We’ve described how the London Stage came to fill the empty place left by the Reformation’s destruction of the Church calendar, causing the holiday entertainments created for the Court to migrate to the new commercial theaters and acting companies.  We’ve examined the reasons why this was seen as a threat by both the City fathers and the Church authorities, why they tried so hard to stop it from the start, and why they kept trying long after it was obvious that the theaters were there to stay.  But we haven’t seen much to show why and how, in the face of so much opposition, the stage managed to survive.

There were four faces to the English establishment in London: the Crown, the City, the Church, and the People.  The Crown and Privy Council held sway in the then separate community of Westminster; the City fathers ruled within the old walls that defined Central London; and the Church, that is the bishops, chief among them the Archbishop of Canterbury and the Bishop of London, had a voice in both arenas.  As for the people, however disorganized and without representation, they made their needs felt through the threat of riots at the ancient turning points of the year, the traditional moments for feasts, toasts, plays, music, dancing and physical competitions, that is, for the kind of merry-making that led to satires, pranks and, in times of duress, riots.  Since the Reformation had terminated this form of social release, the stage became the focal point for popular discontent.  Any move to close it for anything but the plague was sure to meet with trouble.

From the first appearance of the London commercial stage in 1576, while the Church and the City fathers were against it, the balance remained (precariously) with the actors and the people.  This was due to the influence of certain patrons on the Privy Council whose mandate it was to provide entertainment for the Queen, and who saw the power that the stage was gaining with their suburban constituencies.  (Howard was Lord Lieutenant of Surrey, where the Bankside theaters––the Rose, the Swan, and the Globe––were located.)  During the 1580s, under the patronage of Privy Councillors Secretary of State Walsingham, Lord Chamberlain Henry Hunsdon and Lord Admiral Charles Howard, the commercial press was born while the commercial stage continued to expand by leaps and bounds.  Towards the end of the decade, both stage and press shot beyond what the conservatives on the Privy Council considered safe.  The alarming excitement aroused first by the anti-establishment play Tamburlaine, then by the anti-clerical Mar-prelate pamphlets, threatened their heretofore close to total control of what London, and the nation, saw and read.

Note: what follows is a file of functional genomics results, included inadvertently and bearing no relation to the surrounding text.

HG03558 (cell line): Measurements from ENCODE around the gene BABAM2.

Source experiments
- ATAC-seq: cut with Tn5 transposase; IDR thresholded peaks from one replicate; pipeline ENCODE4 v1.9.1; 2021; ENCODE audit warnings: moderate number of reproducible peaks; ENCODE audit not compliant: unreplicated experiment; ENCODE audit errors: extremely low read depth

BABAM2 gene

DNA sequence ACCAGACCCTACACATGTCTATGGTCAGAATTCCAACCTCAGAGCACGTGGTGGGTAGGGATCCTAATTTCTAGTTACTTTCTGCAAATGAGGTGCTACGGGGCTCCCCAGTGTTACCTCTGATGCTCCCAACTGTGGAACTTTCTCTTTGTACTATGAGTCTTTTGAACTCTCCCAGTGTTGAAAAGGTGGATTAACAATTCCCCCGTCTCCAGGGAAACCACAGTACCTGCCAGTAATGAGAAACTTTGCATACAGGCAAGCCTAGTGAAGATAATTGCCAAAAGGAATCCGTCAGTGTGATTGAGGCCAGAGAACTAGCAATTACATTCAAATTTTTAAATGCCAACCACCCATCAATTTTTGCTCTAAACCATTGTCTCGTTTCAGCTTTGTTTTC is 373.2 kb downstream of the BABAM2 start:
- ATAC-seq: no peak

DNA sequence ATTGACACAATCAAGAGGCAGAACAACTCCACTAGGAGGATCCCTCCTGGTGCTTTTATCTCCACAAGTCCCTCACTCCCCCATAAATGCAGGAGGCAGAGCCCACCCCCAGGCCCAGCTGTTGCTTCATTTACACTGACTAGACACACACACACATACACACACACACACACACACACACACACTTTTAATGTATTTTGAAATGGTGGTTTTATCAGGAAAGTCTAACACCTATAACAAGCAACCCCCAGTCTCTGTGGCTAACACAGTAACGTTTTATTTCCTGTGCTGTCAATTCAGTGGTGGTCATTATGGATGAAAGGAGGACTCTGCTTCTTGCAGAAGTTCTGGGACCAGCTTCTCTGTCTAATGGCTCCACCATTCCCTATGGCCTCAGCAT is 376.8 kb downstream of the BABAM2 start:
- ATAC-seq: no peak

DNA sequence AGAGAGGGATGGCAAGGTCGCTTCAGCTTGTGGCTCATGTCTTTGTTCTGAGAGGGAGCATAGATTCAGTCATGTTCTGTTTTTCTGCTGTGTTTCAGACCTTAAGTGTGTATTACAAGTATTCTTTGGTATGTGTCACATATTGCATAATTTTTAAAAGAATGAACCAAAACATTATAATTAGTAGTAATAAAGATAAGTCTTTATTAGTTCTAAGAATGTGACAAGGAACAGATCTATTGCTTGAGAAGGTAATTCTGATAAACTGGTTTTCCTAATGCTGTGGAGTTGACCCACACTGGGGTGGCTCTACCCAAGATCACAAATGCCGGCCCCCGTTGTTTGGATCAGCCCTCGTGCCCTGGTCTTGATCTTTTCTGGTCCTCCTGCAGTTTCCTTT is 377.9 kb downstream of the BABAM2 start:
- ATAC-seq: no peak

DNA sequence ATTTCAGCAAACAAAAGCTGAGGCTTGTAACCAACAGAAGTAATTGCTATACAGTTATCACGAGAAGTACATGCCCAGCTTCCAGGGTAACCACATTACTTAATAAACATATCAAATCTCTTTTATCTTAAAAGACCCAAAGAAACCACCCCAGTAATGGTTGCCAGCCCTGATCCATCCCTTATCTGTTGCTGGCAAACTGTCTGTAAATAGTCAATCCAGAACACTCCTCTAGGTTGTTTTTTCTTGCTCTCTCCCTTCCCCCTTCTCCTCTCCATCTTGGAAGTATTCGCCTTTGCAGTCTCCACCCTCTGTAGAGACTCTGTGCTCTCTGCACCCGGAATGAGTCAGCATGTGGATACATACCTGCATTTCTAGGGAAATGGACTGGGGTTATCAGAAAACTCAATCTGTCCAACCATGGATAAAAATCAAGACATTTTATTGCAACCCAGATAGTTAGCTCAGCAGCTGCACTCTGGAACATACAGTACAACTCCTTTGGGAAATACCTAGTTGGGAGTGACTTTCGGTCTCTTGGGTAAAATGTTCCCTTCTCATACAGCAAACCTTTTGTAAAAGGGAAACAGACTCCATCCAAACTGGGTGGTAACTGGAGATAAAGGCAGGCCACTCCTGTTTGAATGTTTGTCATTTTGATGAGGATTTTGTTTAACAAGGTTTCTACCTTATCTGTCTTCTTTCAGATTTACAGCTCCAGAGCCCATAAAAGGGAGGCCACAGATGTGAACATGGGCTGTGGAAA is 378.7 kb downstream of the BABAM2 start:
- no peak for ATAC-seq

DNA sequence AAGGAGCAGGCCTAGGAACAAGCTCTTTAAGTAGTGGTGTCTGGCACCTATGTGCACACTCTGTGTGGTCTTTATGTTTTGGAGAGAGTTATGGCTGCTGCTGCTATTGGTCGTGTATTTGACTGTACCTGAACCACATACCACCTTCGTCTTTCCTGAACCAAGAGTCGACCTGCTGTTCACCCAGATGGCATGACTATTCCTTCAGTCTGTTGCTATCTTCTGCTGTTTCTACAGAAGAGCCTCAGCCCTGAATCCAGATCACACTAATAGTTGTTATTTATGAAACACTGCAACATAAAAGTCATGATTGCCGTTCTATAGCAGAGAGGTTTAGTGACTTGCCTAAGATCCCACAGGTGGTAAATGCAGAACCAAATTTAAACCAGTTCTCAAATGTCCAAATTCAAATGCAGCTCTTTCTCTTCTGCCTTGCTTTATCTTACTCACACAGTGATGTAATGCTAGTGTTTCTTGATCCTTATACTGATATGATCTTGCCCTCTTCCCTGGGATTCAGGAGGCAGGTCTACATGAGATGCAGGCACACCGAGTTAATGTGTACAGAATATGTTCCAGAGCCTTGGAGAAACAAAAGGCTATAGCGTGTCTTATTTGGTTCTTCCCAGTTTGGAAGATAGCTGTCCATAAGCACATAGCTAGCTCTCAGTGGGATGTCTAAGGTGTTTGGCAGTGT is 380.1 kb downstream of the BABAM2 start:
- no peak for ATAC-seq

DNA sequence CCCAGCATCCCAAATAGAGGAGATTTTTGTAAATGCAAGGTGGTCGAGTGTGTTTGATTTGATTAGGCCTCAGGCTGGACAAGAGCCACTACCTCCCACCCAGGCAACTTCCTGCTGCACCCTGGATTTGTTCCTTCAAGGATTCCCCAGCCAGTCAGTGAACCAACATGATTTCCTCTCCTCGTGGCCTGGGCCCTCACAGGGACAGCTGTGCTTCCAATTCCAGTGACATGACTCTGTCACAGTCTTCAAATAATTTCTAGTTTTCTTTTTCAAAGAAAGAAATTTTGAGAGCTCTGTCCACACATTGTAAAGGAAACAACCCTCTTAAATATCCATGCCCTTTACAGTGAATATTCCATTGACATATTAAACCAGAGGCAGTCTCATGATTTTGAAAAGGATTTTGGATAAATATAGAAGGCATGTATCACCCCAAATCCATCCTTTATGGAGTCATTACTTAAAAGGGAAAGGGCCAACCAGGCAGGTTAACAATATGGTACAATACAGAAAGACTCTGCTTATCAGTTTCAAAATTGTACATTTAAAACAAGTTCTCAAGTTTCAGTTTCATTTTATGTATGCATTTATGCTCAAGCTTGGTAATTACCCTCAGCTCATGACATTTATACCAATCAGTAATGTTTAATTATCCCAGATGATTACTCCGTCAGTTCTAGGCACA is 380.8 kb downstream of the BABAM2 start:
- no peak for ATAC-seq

Once past the crisis of the confrontation with the Spanish enemy in 1588, the attention of the “authorities” turned to the enemies within, the Catholics, the Protestant dissidents, and the pesky actors and pamphleteers.  With the death of Walsingham in 1590, the aquisition of his agencies by Lord Burghley and his son Robert Cecil put the Cecils in a position to to eliminate these through a series of strikes, that, due to their almost complete control over the record, they were able to portray as unconnected to themselves or to their agenda.  This campaign to eliminate the connection between cause and effect has left the close relationship between the newborn media, the stage and press, and the politics and issues of the day so blurred that historians ever since have failed to see them.

Orthodox historians are fond of mocking our efforts to clear up the history of this period, deriding the questioning of the authorship of the Shakespeare canon as a “conspiracy.”  Yes, there was a conspiracy, but it wasn’t the hiding of the author, it was this campaign by the Cecils, working underground and sometimes “at a distance” via agents, to destroy the genius of Oxford and his actors.  That was the real conspiracy.  Had they left the record intact, the native curiosity of historians would have put together the true scenario long since.